The PROV Ontology

The W3C Provenance Working Group published its PROV Ontology on 30 April 2013 in the form of "An Overview of the PROV Family of Documents". The PROV family of documents define "a model, corresponding serializations and other supporting definitions to enable the inter-operable interchange of provenance information in heterogeneous environments such as the Web."

The W3C recommends that a provenance framework should support these 8 characteristics:

  1. the core concepts of identifying an object, attributing the object to person or entity, and representing processing steps;
  2. accessing provenance-related information expressed in other standards;
  3. accessing provenance;
  4. the provenance of provenance;
  5. reproducibility;
  6. versioning;
  7. representing procedures; and
  8. representing derivation.

These 8 recommendations are more specifically addressed at 7.1 of the W3C Incubator Group Report 08 December 2010. In effect, the W3C Provenance Working Group has now established the relevant standards for exporting (or importing) trust and provenance information about the facts in Wikidata.

As we observed in our first tipping point, the Wikidata Project was first addressing the deposit by content providers of data elements (e.g., someone's birth date) at a single, fixed location for supporting the semantic relationships that Wikipedia users are seeking. The export of granularized provenance information about Wikidata facts was on their wish list. Now the framework for making that wish come true has been established. Again, the key aspect for us about the Wikidata Project is that it shouldn’t matter - from the standpoint of provenance - how the accessed data at that fixed location is exchanged or transported, whether via XML meta-data, JSON documents or other. But the fixing of the location for the granularized data provides a critical authentifying reference point within a provenance framework.

Interoperably Connecting Wikidata to Freebase/Knowledge Graph

On 14 June 2013 Shawn Simister, Knowledge Developer Relations for Google, offered the following to the Discussion list for the Wikidata project:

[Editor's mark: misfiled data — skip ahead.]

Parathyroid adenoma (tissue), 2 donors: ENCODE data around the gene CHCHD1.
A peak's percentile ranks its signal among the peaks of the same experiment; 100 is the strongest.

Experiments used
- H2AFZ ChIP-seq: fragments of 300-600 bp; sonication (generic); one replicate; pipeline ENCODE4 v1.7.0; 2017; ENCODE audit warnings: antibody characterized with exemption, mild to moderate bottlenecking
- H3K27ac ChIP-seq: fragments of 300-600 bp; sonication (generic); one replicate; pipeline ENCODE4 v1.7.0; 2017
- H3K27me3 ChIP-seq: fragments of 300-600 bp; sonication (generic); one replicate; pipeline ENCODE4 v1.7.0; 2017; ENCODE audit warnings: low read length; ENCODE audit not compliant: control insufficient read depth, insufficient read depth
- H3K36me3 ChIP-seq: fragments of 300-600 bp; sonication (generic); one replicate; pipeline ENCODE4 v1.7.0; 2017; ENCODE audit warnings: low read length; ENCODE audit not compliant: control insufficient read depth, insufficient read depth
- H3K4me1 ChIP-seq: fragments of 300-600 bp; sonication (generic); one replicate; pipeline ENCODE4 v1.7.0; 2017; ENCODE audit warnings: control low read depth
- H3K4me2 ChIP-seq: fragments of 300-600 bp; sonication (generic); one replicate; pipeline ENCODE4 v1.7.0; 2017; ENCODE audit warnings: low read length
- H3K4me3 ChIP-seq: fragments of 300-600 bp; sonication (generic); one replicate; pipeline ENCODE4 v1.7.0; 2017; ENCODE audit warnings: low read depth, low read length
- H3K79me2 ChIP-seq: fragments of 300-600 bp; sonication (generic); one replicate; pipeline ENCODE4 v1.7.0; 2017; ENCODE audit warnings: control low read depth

"Would the WikiData community be interested in linking together Wikidata pages with Freebase entities? I've proposed a new property to link the two datasets .... Freebase already has interwiki links for many entities so it wouldn't be too hard to automatically determine the corresponding Wikidata pages. This would allow people to mash up both datasets and cross-reference facts more easily."

Later on in the conversation thread with Maximilian Klein, Wikpedian in Residence, Simister also added "we currently extract a lot of data from [Wikidata Project] infoboxes and load that data into Freebase which eventually makes its way into the Knowledge Graph so [interoperably] linking the two datasets would make it easier for us to extract similar data from WikiData in the future."

See the discussion thread at

This is non-trivial conversation between agents of Google and Wikipedia about interoperably sharing and synchronizing data between two of the largest data sets in the world. But we believe that the marketplace for introducing provenance frameworks is to be found among the data sets of file hosting and storage services in the Cloud.

The Rise Of File Sharing In The Cloud

Check out the comparison of file hosting and storage services (with file sharing possibility) at Identified file storage services include Google Drive, Dropbox, IBM SmartCloud Connections, DocLanding and others. All provide degrees of collaborative and distributed access to files stored in the Cloud. New and emerging services include allowing users to perform the same activities across all sorts of devices which will require similar sharing and synchronization of data across all devices. This has huge ramifications for not just the sharing of personal data in the Cloud, but also for the sharing of proprietary, enterprise data. And when one is talking about proprietary information, one has to consider the introduction of a provenance framework.